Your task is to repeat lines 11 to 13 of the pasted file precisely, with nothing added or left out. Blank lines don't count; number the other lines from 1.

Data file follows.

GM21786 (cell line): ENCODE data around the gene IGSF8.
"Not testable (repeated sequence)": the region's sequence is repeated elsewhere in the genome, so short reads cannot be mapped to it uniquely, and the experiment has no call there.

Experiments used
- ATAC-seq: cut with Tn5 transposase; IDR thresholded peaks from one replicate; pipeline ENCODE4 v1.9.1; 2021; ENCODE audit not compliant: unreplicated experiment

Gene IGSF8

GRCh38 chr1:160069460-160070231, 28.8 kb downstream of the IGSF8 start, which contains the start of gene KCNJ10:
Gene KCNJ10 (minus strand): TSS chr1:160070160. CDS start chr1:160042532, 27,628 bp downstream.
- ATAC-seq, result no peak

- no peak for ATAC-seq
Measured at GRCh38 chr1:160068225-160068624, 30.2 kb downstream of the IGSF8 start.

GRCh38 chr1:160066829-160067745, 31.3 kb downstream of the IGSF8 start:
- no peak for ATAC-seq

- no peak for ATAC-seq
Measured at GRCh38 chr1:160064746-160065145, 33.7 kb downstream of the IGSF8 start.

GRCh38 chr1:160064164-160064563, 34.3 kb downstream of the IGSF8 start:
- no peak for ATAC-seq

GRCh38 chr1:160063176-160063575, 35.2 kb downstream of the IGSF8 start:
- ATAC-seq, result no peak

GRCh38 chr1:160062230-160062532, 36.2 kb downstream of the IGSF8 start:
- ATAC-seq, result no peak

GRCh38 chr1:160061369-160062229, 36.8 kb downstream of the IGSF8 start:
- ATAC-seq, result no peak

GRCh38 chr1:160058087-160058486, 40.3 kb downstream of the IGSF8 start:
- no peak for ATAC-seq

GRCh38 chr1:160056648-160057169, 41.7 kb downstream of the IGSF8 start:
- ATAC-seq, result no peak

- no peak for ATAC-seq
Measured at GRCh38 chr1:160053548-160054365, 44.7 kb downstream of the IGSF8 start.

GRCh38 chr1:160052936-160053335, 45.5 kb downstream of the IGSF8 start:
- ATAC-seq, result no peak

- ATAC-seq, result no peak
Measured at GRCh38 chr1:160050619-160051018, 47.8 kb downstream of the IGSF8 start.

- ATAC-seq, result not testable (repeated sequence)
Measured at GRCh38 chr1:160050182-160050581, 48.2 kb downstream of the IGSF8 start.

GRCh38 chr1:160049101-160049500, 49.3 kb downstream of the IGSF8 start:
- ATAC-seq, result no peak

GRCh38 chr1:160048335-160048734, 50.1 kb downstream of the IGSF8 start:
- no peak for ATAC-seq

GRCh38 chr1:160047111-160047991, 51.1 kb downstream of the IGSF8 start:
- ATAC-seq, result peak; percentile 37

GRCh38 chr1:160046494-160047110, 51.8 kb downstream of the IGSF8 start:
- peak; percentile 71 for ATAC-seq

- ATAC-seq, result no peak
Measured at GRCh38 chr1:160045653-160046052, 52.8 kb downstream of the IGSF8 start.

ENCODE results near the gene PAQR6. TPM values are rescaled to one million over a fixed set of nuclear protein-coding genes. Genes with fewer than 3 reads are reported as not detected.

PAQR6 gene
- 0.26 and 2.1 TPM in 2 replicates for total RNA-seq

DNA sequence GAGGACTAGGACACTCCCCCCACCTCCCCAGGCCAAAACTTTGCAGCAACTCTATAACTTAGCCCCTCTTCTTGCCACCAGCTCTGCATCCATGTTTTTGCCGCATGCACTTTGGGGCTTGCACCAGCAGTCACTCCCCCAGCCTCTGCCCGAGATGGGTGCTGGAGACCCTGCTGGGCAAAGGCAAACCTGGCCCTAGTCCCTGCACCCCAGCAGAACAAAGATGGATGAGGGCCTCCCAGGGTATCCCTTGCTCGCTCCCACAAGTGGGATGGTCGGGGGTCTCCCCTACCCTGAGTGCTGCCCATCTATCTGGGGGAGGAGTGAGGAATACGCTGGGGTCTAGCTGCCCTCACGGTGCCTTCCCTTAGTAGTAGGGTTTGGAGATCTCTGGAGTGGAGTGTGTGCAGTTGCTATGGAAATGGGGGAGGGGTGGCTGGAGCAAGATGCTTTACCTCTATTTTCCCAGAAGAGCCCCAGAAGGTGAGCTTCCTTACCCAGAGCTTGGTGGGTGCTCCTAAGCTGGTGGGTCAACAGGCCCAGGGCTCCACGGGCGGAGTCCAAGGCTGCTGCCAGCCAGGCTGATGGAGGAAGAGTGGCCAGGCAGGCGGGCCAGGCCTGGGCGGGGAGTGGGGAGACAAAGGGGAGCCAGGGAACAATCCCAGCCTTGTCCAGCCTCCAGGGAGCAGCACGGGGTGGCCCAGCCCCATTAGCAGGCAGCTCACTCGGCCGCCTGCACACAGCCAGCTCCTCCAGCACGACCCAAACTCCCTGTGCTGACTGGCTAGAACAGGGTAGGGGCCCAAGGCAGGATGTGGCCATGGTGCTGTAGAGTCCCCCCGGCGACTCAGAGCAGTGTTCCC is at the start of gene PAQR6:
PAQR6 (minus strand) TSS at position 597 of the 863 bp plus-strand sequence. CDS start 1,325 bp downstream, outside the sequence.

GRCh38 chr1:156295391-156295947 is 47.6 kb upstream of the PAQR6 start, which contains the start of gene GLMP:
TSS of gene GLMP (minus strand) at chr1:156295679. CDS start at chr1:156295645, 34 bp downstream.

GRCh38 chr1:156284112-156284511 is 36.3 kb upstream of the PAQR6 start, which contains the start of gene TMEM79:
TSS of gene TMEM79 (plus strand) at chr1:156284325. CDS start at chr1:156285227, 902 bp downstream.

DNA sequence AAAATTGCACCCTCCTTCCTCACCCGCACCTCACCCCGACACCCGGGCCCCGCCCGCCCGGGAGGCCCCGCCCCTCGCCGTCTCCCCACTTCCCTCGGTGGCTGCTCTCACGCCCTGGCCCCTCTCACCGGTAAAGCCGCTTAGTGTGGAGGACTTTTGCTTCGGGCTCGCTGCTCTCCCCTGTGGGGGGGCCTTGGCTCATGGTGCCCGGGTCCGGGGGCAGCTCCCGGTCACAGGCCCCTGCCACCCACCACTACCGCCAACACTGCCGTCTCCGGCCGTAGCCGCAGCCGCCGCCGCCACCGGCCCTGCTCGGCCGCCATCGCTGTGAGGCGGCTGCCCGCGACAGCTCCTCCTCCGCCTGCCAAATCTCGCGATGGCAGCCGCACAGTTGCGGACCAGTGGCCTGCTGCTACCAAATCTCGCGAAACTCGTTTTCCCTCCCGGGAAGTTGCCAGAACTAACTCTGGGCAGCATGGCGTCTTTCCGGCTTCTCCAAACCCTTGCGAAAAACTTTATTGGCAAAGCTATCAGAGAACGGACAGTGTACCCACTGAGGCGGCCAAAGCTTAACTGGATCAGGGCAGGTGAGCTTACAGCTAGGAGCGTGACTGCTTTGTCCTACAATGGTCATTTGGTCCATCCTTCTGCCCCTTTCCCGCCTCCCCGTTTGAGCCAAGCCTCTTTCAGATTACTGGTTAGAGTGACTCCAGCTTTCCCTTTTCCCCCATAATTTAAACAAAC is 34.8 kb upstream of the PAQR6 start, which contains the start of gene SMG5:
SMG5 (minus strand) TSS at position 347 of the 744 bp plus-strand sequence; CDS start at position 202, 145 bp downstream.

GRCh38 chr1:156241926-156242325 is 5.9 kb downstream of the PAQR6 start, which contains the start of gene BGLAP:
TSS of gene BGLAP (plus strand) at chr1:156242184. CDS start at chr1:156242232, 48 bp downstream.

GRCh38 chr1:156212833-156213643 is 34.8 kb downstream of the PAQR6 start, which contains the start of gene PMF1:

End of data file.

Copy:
GRCh38 chr1:160066829-160067745, 31.3 kb downstream of the IGSF8 start:
- no peak for ATAC-seq

- no peak for ATAC-seq